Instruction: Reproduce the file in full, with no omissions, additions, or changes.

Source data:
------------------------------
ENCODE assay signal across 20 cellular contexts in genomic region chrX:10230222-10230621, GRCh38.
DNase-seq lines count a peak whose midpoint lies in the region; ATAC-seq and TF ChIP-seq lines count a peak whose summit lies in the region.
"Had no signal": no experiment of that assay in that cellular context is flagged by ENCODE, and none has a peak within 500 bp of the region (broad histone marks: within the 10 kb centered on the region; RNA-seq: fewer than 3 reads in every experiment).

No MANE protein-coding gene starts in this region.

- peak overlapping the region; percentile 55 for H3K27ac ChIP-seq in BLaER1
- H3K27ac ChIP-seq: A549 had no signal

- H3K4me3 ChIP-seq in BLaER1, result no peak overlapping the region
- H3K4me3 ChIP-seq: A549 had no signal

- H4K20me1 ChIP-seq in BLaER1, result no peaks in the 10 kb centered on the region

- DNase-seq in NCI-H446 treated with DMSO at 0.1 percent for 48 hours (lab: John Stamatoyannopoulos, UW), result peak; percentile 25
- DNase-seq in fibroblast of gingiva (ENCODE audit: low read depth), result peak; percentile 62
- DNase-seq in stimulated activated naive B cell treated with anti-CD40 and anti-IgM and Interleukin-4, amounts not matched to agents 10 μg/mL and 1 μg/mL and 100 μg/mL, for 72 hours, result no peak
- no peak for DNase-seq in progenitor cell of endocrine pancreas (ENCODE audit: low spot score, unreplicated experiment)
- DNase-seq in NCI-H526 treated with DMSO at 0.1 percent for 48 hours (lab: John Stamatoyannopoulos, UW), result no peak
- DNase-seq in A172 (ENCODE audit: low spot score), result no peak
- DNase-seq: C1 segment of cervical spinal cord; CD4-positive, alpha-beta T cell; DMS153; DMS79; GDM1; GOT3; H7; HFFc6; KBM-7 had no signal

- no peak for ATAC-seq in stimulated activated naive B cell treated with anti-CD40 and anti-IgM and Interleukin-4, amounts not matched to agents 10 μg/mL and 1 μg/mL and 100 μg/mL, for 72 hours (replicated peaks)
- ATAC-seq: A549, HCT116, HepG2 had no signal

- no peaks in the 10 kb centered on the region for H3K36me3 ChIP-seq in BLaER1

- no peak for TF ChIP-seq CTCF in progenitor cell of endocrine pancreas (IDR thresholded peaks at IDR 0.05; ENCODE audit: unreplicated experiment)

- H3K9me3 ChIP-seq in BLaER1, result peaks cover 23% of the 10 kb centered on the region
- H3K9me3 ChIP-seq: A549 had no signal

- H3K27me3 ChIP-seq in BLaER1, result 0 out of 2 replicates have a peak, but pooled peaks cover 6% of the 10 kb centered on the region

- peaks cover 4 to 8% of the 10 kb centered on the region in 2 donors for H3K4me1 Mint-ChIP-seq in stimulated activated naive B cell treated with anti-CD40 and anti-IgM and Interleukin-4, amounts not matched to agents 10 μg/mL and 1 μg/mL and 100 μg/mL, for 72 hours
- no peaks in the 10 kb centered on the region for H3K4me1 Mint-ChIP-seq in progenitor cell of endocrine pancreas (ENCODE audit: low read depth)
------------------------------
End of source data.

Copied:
ENCODE assay signal across 20 cellular contexts in genomic region chrX:10230222-10230621, GRCh38.
DNase-seq lines count a peak whose midpoint lies in the region; ATAC-seq and TF ChIP-seq lines count a peak whose summit lies in the region.
"Had no signal": no experiment of that assay in that cellular context is flagged by ENCODE, and none has a peak within 500 bp of the region (broad histone marks: within the 10 kb centered on the region; RNA-seq: fewer than 3 reads in every experiment).

No MANE protein-coding gene starts in this region.

- peak overlapping the region; percentile 55 for H3K27ac ChIP-seq in BLaER1
- H3K27ac ChIP-seq: A549 had no signal

- H3K4me3 ChIP-seq in BLaER1, result no peak overlapping the region
- H3K4me3 ChIP-seq: A549 had no signal

- H4K20me1 ChIP-seq in BLaER1, result no peaks in the 10 kb centered on the region

- DNase-seq in NCI-H446 treated with DMSO at 0.1 percent for 48 hours (lab: John Stamatoyannopoulos, UW), result peak; percentile 25
- DNase-seq in fibroblast of gingiva (ENCODE audit: low read depth), result peak; percentile 62
- DNase-seq in stimulated activated naive B cell treated with anti-CD40 and anti-IgM and Interleukin-4, amounts not matched to agents 10 μg/mL and 1 μg/mL and 100 μg/mL, for 72 hours, result no peak
- no peak for DNase-seq in progenitor cell of endocrine pancreas (ENCODE audit: low spot score, unreplicated experiment)
- DNase-seq in NCI-H526 treated with DMSO at 0.1 percent for 48 hours (lab: John Stamatoyannopoulos, UW), result no peak
- DNase-seq in A172 (ENCODE audit: low spot score), result no peak
- DNase-seq: C1 segment of cervical spinal cord; CD4-positive, alpha-beta T cell; DMS153; DMS79; GDM1; GOT3; H7; HFFc6; KBM-7 had no signal

- no peak for ATAC-seq in stimulated activated naive B cell treated with anti-CD40 and anti-IgM and Interleukin-4, amounts not matched to agents 10 μg/mL and 1 μg/mL and 100 μg/mL, for 72 hours (replicated peaks)
- ATAC-seq: A549, HCT116, HepG2 had no signal

- no peaks in the 10 kb centered on the region for H3K36me3 ChIP-seq in BLaER1

- no peak for TF ChIP-seq CTCF in progenitor cell of endocrine pancreas (IDR thresholded peaks at IDR 0.05; ENCODE audit: unreplicated experiment)

- H3K9me3 ChIP-seq in BLaER1, result peaks cover 23% of the 10 kb centered on the region
- H3K9me3 ChIP-seq: A549 had no signal

- H3K27me3 ChIP-seq in BLaER1, result 0 out of 2 replicates have a peak, but pooled peaks cover 6% of the 10 kb centered on the region

- peaks cover 4 to 8% of the 10 kb centered on the region in 2 donors for H3K4me1 Mint-ChIP-seq in stimulated activated naive B cell treated with anti-CD40 and anti-IgM and Interleukin-4, amounts not matched to agents 10 μg/mL and 1 μg/mL and 100 μg/mL, for 72 hours
- no peaks in the 10 kb centered on the region for H3K4me1 Mint-ChIP-seq in progenitor cell of endocrine pancreas (ENCODE audit: low read depth)